Discover the exciting world of electroacoustic music and learn to make music with sounds.

Exploration of Sounds

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You will develop your knowledge in listening, creating and transforming sounds.

Playing with sounds and sound transformation is one of the best ways to learn how sounds work. It will give you a feeling for how sounds function, and help you to make your own sounds that could be used in a later project.

Transforming Sounds

The Compose with Sounds software has a lot of great tools for transforming sounds. Some of the most important are: Reverse, Loop, Transpose and Pan.

There are many other tools which you can experiment with later on, but we will start by exploring these four.


FilterA filter changes the frequency makeup of a sound by making parts of it weaker. Filters allow you to focus on parts of a sound that are of interest to you, or to take away parts that you don't like.More infoFilter and SpliceTo cut up a sound file.More infoSplice are also really great tools. They are explored on the Soundscape Music page.


Playing a sound backwards is a really simple idea, but it makes radical changes to what we hear. What used to be at the end of the sound is now at the beginning, and what used to be at the beginning is now at the end.

Reverse Icon 2

Reverse Example One: Voice

The Original Voice Sound

Listen to this original sound, you can recognise the words.

Reversed Voice Sound

How is it different from the original sound?

Reverse Example Two: Ding

The Original Ding Sound

Listen to this original sound, think about its shape.

Reversed Ding Sound

How is it different from the original sound?


The shape of a sound’s envelope makes up a large part of the sound that we hear. By reversing a sound, we flip this EnvelopeThe shape of a sound over time.More infoenvelope.

Reverse transformations create entirely new sounds that do not exist naturally. This tool is really good for creating sounds that are mysterious or unrecognisable. You could reverse a whole soundscape and it would sound completely alien, or you could reverse only a few individual sounds within a normal soundscape – this might create a really mysterious, yet familiar soundscape.


Again, to loop a sound is one of the most simple transformations, but it can be one of the most effective.


When a sound is looped, we begin to forget the identity of the original source and start to hear the internal qualities of the sound.

Loop Example One: Bark

Original Bark Sound


Looped Bark Sound

Woof!Woof!Woof!Woof!Woof!Woof!Woof! ... Listen to how the looped sound is transformed by our hearing.

Loop Example Two: Train

Original Train Sound


Looped Train Sound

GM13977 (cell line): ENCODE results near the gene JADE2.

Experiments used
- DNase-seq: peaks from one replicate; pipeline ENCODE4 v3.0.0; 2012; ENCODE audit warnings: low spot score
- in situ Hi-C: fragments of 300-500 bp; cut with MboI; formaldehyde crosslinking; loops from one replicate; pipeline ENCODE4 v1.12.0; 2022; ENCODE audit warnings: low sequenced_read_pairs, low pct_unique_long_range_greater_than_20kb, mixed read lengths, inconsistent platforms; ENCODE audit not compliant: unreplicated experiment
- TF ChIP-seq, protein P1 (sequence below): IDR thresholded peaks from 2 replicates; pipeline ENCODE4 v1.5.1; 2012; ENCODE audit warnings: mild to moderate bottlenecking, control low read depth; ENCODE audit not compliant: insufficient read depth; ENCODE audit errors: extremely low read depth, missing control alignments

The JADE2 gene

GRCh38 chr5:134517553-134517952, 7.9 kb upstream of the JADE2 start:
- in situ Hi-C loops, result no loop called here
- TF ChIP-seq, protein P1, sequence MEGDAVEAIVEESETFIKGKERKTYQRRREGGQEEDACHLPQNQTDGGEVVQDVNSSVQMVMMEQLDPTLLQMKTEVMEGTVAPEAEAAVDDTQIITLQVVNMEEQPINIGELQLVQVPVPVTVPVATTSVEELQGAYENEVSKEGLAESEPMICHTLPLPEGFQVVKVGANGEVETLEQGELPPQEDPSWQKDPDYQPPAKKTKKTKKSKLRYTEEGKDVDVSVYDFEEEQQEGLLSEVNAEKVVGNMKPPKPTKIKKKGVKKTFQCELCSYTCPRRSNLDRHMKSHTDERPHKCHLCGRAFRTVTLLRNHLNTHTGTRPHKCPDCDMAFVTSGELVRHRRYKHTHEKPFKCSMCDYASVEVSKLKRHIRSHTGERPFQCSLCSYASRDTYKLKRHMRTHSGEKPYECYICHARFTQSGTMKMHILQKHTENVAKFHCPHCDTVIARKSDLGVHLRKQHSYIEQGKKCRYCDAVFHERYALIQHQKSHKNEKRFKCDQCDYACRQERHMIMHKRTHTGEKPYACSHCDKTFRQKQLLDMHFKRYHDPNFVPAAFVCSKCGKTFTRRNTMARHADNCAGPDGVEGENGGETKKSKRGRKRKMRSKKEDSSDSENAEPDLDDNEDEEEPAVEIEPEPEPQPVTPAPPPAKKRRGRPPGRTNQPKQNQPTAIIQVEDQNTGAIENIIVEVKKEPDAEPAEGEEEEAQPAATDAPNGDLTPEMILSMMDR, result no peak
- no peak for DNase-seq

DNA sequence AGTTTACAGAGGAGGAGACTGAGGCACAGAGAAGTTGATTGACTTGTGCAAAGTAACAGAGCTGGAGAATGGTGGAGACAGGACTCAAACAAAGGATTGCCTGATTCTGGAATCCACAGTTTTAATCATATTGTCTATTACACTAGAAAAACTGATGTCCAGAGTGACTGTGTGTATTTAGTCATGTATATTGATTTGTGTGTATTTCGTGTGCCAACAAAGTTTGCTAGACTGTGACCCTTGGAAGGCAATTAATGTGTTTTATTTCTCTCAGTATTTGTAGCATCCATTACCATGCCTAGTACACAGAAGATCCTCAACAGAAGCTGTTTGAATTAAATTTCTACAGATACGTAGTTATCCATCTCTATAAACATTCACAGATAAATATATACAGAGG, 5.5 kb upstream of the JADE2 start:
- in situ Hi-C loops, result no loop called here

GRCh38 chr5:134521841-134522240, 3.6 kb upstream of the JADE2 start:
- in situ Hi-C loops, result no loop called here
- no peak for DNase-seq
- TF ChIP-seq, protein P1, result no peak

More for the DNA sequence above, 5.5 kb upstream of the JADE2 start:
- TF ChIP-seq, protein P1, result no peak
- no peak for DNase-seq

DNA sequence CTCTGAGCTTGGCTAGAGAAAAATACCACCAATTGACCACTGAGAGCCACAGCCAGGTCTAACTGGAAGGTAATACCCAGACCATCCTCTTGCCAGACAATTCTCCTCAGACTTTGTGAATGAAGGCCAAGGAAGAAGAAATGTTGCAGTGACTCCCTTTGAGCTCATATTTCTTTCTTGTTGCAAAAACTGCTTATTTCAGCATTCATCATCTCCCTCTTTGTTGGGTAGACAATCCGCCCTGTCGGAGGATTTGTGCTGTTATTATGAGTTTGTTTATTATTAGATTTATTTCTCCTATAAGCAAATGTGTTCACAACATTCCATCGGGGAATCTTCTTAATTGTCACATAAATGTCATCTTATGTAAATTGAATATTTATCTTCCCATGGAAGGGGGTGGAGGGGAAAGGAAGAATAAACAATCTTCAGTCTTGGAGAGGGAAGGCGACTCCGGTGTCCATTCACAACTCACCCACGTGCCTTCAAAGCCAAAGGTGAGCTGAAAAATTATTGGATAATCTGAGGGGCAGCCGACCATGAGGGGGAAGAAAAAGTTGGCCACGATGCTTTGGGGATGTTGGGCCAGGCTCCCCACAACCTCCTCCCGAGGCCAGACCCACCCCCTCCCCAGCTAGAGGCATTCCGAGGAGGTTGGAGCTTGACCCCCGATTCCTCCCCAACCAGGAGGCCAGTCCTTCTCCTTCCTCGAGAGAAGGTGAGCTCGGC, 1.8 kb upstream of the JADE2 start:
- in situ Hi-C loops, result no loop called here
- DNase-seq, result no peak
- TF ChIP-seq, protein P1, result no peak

Clickety clack, clickety clack ... Listen to how the looped sound is transformed as we listen.


Both loop and reverse were early transformations that Pierre Schaeffer was very interested in. By experimenting and thinking about what was happening to sounds, they allowed him to discover and theorise how sounds worked.


The transposition tool allows us to change the pitch of sounds. We can make sounds higher in pitch (transpose up) or make sounds lower in pitch (transpose down).


Transposition can be used to create new sounds, and can also give the impression that the objects causing the sound are changing in size.

Transpose Example One: Voice

Original Voice

Compare the original pitch with the transposed sounds below.

Transposed UP

Did you compare the pitch of this sound with the original sound?

Transposed DOWN

Did you compare the pitch of this sound with the original sound?

Transpose Example Two: Pop

Original Pop

Listen to the pitch of this sound and compare it with the versions that have been transposed.

Transposed UP

This sound has been increased in pitch. It is now higher than the original sound.

Transposed DOWN

This sound has decreased in pitch. It is now lower than the original sound.


Larger objects generally produce lower sounds, while smaller objects generally produce higher sounds. For example, compare the sound of a football with the sound of a ping pong ball.

Experiment with transposition. Why not add multiple versions of the same sound, and then transpose each of them to a different extent?

Pan / Panning

Pan (also known as panning) tools allow you to position sounds from left to right. You can use panning to separate out individual sounds so that they do not sit on top of one another and clash.


The following examples will only work if you are listening on a pair of loudspeakers or to both earpieces of a pair of headphones.

Pan Left

To the Left

You should only hear sound coming from one loudspeaker.

Pan Centre

In the Centre

You should hear sounds coming equally from both loudspeakers.

Pan Right

To the Right

You should hear sound coming from the other loudspeaker only.


Pan is a shortened form of panorama – a wide surroundscape.

You can pan each sound individually. Sometimes, you might want all of the sounds to come from one place, other times you might want them to be spread out all over the place.

Experiment with using the pan tool to spread sounds out. Why not have alternate left and right sounds?

Composition Tip

When combined with automation, the pan tool can make sounds move from one side to the other.


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